If Keith Bell's ASA can provide true Championship events, all the better. Would I like to see this venture detract from USMS? No. (Actually, I would like to see USMS provide true Championships.)
All I'm saying is that I can understand his frustration.

steve1young asks what Keith Bell has done from within USMS to create change before breaking off. The Bell's have been active members of USMS for many years (I first met Keith at the USMS LC Nationals in 1978), and he has often raised his issues at USMS conventions. However, as you can see from the previous posts, not too many people within the organization have wholeheartedly agreed with his ideas and prior attempts to work from within, so I would guess that is why he is venturing out on his own.

All that being said, I also have the same concerns many of you have expressed about the fees being charged in return for unknown and/or minimal benefits. Helen Bayly pretty much asked all the questions I have. I await Keith's response to her message.

MetroSwim
February 8th, 2002, 08:42 PM
Lucy brings up some interesting points about the competitions, but how will establishing new local, national and international championship meets do anything but further dilute the pool (excuse the pun) of swimmers who should be attending a "championship"? Notice on the first page of the ASA site that bids are being accepted for these venues.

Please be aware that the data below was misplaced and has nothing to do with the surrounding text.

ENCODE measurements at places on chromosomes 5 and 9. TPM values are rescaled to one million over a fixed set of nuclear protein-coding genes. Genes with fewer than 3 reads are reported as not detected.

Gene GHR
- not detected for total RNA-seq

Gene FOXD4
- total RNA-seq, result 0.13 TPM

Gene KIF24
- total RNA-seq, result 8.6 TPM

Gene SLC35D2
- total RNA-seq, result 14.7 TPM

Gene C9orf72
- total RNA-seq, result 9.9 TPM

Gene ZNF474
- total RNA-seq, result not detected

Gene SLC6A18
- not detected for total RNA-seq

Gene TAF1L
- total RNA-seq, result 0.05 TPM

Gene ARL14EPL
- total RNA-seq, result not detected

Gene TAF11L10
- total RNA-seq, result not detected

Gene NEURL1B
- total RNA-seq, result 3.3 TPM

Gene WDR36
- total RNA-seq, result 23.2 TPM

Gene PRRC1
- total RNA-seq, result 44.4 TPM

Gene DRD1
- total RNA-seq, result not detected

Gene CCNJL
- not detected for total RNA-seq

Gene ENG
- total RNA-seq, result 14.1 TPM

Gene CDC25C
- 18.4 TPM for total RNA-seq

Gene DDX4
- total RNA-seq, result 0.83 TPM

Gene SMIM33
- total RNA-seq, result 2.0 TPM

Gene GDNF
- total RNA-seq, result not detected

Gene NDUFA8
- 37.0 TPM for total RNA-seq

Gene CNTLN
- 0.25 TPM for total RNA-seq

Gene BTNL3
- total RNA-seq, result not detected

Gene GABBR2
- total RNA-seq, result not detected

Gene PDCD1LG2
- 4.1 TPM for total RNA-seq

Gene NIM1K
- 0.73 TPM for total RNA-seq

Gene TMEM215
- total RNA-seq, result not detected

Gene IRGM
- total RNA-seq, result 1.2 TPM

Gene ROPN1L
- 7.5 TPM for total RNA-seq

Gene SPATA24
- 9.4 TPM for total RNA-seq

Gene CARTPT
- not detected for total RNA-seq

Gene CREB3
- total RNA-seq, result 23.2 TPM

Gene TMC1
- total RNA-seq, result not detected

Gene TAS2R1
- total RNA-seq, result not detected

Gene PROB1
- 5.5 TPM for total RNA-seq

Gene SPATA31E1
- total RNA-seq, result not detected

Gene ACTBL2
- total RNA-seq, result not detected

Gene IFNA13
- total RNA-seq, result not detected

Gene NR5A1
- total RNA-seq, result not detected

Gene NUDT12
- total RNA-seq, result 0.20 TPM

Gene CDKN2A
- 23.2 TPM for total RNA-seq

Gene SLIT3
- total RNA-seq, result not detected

Unless the ASA is going to dip into the kitty collected just for signing up and recording times (and, no doubt, from submitting a cash-filled envelope with the "bid") to pay for the top age-group contenders (in one year age groups!) to attend these championships, the plan as shown so far does nothing to alleviate the situation.

I have a feeling that we can wait till the cows come home before we'll see a response, and I don't hear any "Moo"ing.

Gail Roper
February 9th, 2002, 01:45 PM
Matt, USMS was first organized as a competititve outlet for former swimmers who wished to continue their training and compete. Dr. Ramson Arthur was the prime organizer. I had lunch with him way back and we discussed this. I swam in the first few Nationals and it was all competitive, fitness came later.

Tom Ellison
February 9th, 2002, 09:44 PM
Gosh, maybe I've missed something here during my 11 short years as a USMS member. I have always been under the impression that USMS was dedicated providing organizational support for ALL adult swimmers. That is, competitive swimmers and fitness swimmers alike.